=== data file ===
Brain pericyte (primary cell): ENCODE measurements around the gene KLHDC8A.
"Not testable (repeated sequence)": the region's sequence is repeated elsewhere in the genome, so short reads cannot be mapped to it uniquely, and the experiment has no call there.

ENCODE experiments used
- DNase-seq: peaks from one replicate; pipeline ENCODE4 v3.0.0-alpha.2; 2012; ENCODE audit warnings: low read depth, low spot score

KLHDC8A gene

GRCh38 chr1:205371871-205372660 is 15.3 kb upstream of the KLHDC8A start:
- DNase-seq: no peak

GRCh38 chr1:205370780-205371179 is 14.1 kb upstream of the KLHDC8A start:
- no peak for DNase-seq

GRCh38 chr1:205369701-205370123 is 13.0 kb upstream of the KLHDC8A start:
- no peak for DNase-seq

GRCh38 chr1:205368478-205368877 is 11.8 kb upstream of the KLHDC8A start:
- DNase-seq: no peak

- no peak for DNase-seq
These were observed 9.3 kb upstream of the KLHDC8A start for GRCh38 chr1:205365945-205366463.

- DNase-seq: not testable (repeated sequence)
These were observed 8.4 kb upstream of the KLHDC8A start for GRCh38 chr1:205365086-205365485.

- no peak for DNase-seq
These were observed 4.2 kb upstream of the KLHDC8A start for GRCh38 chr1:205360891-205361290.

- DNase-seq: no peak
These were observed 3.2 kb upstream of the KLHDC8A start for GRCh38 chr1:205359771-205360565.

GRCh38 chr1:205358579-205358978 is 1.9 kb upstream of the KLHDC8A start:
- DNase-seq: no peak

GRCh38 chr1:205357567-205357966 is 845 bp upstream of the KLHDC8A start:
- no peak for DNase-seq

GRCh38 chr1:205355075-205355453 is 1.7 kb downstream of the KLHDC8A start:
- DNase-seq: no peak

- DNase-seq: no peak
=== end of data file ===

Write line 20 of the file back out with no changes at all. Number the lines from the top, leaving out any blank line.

- DNase-seq: no peak